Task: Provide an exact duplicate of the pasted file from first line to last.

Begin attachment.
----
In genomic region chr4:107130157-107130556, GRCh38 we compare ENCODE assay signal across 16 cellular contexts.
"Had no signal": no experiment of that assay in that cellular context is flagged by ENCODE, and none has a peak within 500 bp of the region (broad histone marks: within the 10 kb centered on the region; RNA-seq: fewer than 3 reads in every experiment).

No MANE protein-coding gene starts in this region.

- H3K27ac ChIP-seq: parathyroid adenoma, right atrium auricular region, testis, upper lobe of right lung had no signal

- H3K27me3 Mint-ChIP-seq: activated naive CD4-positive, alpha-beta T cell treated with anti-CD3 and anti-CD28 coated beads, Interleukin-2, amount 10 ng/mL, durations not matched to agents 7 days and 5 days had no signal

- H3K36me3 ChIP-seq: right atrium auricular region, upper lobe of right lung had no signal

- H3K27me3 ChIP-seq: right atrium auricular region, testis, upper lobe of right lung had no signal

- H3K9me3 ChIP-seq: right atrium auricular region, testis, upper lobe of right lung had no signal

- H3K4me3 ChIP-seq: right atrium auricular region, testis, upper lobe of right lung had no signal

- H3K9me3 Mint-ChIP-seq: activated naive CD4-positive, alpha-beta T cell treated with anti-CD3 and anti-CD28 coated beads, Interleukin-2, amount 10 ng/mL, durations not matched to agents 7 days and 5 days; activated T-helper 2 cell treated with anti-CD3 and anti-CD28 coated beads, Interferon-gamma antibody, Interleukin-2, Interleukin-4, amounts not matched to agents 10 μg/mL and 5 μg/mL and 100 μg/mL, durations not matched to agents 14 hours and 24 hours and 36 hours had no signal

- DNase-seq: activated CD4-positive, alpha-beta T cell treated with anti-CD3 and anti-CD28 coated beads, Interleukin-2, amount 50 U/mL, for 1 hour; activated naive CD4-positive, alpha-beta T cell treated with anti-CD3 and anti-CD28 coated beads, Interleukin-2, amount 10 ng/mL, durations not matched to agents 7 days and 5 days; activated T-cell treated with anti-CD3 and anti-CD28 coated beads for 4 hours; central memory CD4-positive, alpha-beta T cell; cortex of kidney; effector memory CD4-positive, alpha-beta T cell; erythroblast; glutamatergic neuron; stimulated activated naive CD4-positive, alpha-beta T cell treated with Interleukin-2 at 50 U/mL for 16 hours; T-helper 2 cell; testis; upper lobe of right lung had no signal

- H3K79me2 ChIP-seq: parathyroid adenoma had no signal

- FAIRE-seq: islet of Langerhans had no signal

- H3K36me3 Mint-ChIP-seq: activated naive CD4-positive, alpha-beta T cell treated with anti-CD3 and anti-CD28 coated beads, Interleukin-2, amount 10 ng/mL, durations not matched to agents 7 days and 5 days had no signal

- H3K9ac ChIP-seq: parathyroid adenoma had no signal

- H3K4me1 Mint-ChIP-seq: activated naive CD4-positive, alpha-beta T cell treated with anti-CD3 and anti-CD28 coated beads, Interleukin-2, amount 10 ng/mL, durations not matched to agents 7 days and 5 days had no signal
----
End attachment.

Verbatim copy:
In genomic region chr4:107130157-107130556, GRCh38 we compare ENCODE assay signal across 16 cellular contexts.
"Had no signal": no experiment of that assay in that cellular context is flagged by ENCODE, and none has a peak within 500 bp of the region (broad histone marks: within the 10 kb centered on the region; RNA-seq: fewer than 3 reads in every experiment).

No MANE protein-coding gene starts in this region.

- H3K27ac ChIP-seq: parathyroid adenoma, right atrium auricular region, testis, upper lobe of right lung had no signal

- H3K27me3 Mint-ChIP-seq: activated naive CD4-positive, alpha-beta T cell treated with anti-CD3 and anti-CD28 coated beads, Interleukin-2, amount 10 ng/mL, durations not matched to agents 7 days and 5 days had no signal

- H3K36me3 ChIP-seq: right atrium auricular region, upper lobe of right lung had no signal

- H3K27me3 ChIP-seq: right atrium auricular region, testis, upper lobe of right lung had no signal

- H3K9me3 ChIP-seq: right atrium auricular region, testis, upper lobe of right lung had no signal

- H3K4me3 ChIP-seq: right atrium auricular region, testis, upper lobe of right lung had no signal

- H3K9me3 Mint-ChIP-seq: activated naive CD4-positive, alpha-beta T cell treated with anti-CD3 and anti-CD28 coated beads, Interleukin-2, amount 10 ng/mL, durations not matched to agents 7 days and 5 days; activated T-helper 2 cell treated with anti-CD3 and anti-CD28 coated beads, Interferon-gamma antibody, Interleukin-2, Interleukin-4, amounts not matched to agents 10 μg/mL and 5 μg/mL and 100 μg/mL, durations not matched to agents 14 hours and 24 hours and 36 hours had no signal

- DNase-seq: activated CD4-positive, alpha-beta T cell treated with anti-CD3 and anti-CD28 coated beads, Interleukin-2, amount 50 U/mL, for 1 hour; activated naive CD4-positive, alpha-beta T cell treated with anti-CD3 and anti-CD28 coated beads, Interleukin-2, amount 10 ng/mL, durations not matched to agents 7 days and 5 days; activated T-cell treated with anti-CD3 and anti-CD28 coated beads for 4 hours; central memory CD4-positive, alpha-beta T cell; cortex of kidney; effector memory CD4-positive, alpha-beta T cell; erythroblast; glutamatergic neuron; stimulated activated naive CD4-positive, alpha-beta T cell treated with Interleukin-2 at 50 U/mL for 16 hours; T-helper 2 cell; testis; upper lobe of right lung had no signal

- H3K79me2 ChIP-seq: parathyroid adenoma had no signal

- FAIRE-seq: islet of Langerhans had no signal

- H3K36me3 Mint-ChIP-seq: activated naive CD4-positive, alpha-beta T cell treated with anti-CD3 and anti-CD28 coated beads, Interleukin-2, amount 10 ng/mL, durations not matched to agents 7 days and 5 days had no signal

- H3K9ac ChIP-seq: parathyroid adenoma had no signal

- H3K4me1 Mint-ChIP-seq: activated naive CD4-positive, alpha-beta T cell treated with anti-CD3 and anti-CD28 coated beads, Interleukin-2, amount 10 ng/mL, durations not matched to agents 7 days and 5 days had no signal